The Archbishop of Canterbury, the Most Rev Justin Welby has spoken of being “threatened with parliamentary action” in an attempt to “force same-sex marriage” into the Church of England.
He was speaking at the global Anglican Consultative Council meeting in Ghana.
It comes after reforms within the church allowing the blessing of same-sex couples in civil partnerships.
The change was made after a motion was passed by the General Synod, the church’s legislative body, this month.
Its position on gay marriage will not change and same-sex couples will still be unable to marry in church.
The Telegraph reports Mr Welby met with MPs at the House of Commons last month, and pushed back on further changes to its status on same-sex marriage.
Speaking ahead of the changes, broadcaster Sandi Toksvig said a meeting in January with the archbishop, last month was “very disappointing”.
Ms Toksvig is a high-profile campaigner on LGBT+ issues, and although not a member of the church, she told the BBC she spoke out because she felt the impact of the message being sent out by the bishops was having an impact far beyond the Church.
The changes in the church have been unpalatable to some conservatives, but also fell well short of what many progressives had wanted.
Giving the presidential address on Sunday, Mr Welby said “many” members of the General Synod have “dismissed” his concerns about recent reforms.
He told those at the meeting, held in the Ghanaian capital Accra “rules about sexuality in the Church of England” have been tabled for discussion as a “result” of growing atheism in the UK.
The archbishop said in the global north, Christian values of “community and mutual responsibility” have been “almost eliminated” in favor of “individualism”.
Justin Welby’s comments in Ghana illustrate the range of opinions he is trying to hold together.
He was addressing an audience of Anglicans from around the world, including some from countries with laws that criminalize homosexuality.
Ghana’s own parliament is currently debating a sweeping new anti-LGBT bill. To many at the meeting in Accra, the Church of England’s decision last week to allow prayers of blessings for same-sex couples contradicts how they interpret the Bible.
Yet to many in the West, the Church of England’s refusal to allow church weddings for gay couples is repressive and out of step with the majority of society.
The Archbishop of Canterbury is trying to hold those two positions together.
As to whether he is really “threatened with parliamentary action”, it is true that MPs have held discussions about possible measures to pressure the Church into allowing same-sex marriages.
But there is no indication yet that the government would support such a move, and the subsequent conflict it would bring with the Church of England.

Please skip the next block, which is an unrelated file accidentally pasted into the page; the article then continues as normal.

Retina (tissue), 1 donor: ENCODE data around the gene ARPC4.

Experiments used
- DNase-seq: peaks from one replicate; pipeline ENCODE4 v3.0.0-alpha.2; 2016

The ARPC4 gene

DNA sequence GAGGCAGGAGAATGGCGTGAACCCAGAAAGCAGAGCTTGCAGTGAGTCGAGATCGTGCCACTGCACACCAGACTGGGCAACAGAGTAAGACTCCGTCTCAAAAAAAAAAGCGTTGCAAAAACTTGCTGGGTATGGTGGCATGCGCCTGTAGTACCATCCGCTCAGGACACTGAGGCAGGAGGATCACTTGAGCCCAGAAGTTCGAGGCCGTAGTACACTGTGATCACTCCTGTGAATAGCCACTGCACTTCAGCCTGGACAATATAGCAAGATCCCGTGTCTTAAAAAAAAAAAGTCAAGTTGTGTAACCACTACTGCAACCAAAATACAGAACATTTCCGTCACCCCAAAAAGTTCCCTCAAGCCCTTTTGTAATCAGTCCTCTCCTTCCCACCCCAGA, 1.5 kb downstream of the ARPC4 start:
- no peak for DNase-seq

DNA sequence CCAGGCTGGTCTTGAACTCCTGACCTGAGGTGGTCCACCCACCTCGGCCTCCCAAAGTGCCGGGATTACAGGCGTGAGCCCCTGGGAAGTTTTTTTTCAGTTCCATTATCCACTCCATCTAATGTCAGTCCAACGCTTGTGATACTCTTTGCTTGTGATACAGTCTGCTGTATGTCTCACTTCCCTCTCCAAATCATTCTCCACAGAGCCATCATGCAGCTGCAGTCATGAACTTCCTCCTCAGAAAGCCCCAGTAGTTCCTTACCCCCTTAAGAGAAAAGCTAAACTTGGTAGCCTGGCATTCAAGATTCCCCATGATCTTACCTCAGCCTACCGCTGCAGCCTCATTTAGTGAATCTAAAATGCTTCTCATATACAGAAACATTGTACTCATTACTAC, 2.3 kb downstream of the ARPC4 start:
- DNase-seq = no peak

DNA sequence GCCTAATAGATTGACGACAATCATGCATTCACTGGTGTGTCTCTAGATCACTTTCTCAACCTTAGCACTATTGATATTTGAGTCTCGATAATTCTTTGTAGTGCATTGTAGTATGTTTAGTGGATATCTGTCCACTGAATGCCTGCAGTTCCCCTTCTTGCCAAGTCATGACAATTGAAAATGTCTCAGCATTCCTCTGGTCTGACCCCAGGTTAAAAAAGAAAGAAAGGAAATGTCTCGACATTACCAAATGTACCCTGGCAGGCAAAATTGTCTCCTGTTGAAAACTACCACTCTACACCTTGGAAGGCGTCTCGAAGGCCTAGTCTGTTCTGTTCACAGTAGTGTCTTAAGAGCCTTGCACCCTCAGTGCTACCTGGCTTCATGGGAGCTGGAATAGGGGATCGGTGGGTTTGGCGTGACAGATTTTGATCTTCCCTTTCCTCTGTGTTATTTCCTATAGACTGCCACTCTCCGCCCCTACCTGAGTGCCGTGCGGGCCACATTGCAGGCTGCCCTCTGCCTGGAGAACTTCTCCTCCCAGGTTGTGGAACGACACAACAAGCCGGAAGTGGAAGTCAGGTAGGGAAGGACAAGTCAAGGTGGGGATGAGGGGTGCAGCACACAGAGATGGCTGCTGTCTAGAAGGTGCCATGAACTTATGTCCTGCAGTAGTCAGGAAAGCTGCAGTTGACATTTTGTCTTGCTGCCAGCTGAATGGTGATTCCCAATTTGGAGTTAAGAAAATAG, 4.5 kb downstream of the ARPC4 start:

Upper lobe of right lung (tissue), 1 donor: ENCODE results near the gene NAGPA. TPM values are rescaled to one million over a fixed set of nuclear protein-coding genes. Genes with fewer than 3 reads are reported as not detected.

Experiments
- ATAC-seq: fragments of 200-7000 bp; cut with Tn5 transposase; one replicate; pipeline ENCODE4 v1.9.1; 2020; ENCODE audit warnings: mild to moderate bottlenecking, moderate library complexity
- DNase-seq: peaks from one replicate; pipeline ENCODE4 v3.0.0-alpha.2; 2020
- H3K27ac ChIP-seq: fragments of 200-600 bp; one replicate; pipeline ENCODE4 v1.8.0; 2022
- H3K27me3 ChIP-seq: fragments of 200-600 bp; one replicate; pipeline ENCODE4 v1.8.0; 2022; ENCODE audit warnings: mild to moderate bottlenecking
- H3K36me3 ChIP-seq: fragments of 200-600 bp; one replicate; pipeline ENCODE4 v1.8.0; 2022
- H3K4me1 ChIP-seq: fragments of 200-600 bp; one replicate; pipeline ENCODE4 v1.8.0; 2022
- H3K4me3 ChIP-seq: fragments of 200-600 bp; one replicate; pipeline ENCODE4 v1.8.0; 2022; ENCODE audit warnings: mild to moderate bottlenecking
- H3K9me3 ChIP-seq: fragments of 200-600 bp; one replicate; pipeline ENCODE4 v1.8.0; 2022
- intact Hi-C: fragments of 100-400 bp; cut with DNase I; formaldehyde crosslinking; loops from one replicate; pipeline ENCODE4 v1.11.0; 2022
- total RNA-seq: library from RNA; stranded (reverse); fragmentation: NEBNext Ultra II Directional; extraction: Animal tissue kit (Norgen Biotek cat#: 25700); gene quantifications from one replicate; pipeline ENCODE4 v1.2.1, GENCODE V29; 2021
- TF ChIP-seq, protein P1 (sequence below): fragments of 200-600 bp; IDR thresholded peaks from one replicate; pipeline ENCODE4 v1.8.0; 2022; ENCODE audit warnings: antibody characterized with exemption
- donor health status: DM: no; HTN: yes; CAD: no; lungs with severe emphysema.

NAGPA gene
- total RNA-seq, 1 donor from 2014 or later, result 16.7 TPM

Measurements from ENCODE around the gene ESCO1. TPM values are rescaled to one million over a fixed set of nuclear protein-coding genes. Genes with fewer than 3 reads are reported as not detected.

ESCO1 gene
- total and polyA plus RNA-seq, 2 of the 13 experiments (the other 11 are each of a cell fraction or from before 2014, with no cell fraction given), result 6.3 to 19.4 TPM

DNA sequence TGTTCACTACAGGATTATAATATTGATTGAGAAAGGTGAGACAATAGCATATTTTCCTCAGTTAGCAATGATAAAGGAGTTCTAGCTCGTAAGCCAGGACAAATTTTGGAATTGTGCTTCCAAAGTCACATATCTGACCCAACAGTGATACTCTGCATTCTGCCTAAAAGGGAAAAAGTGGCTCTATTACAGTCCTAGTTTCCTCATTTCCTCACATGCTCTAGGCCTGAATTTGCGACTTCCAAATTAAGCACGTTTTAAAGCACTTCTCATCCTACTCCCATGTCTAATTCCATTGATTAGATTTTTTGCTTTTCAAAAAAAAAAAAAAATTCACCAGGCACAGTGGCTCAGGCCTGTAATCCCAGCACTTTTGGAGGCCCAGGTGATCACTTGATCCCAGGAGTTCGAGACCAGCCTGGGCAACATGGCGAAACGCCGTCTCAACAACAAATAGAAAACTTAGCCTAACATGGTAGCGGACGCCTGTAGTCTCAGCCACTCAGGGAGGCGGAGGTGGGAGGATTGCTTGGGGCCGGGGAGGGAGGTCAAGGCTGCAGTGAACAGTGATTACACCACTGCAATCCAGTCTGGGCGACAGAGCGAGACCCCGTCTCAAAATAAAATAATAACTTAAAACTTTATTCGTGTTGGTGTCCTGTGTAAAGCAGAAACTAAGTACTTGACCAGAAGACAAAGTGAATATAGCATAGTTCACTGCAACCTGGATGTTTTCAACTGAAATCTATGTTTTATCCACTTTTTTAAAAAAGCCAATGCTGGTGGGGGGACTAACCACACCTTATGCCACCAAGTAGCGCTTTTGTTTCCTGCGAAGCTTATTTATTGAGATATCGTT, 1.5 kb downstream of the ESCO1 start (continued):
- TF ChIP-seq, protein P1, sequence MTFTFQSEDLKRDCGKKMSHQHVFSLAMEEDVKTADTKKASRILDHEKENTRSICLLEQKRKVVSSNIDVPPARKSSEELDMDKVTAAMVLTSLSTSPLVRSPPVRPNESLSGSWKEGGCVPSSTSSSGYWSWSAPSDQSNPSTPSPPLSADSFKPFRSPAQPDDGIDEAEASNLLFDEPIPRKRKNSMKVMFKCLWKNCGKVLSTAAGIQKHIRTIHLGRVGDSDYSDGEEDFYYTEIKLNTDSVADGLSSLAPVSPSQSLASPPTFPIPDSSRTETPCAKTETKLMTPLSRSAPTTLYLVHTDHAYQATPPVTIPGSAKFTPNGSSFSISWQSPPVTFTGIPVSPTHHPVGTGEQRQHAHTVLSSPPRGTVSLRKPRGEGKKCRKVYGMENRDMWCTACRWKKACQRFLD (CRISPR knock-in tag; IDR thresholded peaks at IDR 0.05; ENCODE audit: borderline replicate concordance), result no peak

Danger of ‘nones’
He told those gathered there was a “danger” posed by a growing number of atheists, whom he refers to as “nones”.
“I don’t mean NUNs,” he said. “I mean those who when asked about their faith, say: ‘None. I have no faith’,” he said.
“The result is clear. In the last few weeks, as part of our discussions about sexuality and the rules around sexuality in the Church of England, I talked about our interdependence with all Christians, not just Anglicans, particularly those in the global south with other faith majorities.
“As a result I was summoned twice to parliament, and threatened with parliamentary action to force same-sex marriage on us, called in England equal marriage.
“When I speak of the impact that actions by the Church of England will have on those abroad in the Anglican communion, those concerns are dismissed by many, not all, but by many in the General Synod.”
A new morality
The archbishop also appeared critical of movements towards greater bodily autonomy and assisted suicide, saying “we’ve replaced morality and Christian faith with personal control over our bodies”.
“We are in a completely different culture in the financially richer world, to where we were 30 years ago.”
He claimed that “birth with genetically-designed babies is not far away”.
“And death is something that so many believe we have a right to choose in the way and at the time we want.”
The Archbishop of Canterbury is a senior member of the House of Lords, and has led debates in the chamber.
In the speech, Mr Welby referenced the former Archbishop of Canterbury George Carey’s campaigning on assisted suicide in Westminster.
He said his predecessor had “spoken strongly in favor of assisted suicide in the Houses of Parliament – in the House of Lords”.
He also spoke of an emerging morality designed for “the wealthy, the powerful and the intellectually well-educated”.
“It is a morality that does not believe in human sinfulness and failure.
“It doesn’t believe in forgiveness, it doesn’t believe in hope.
“This is where the Church struggles.”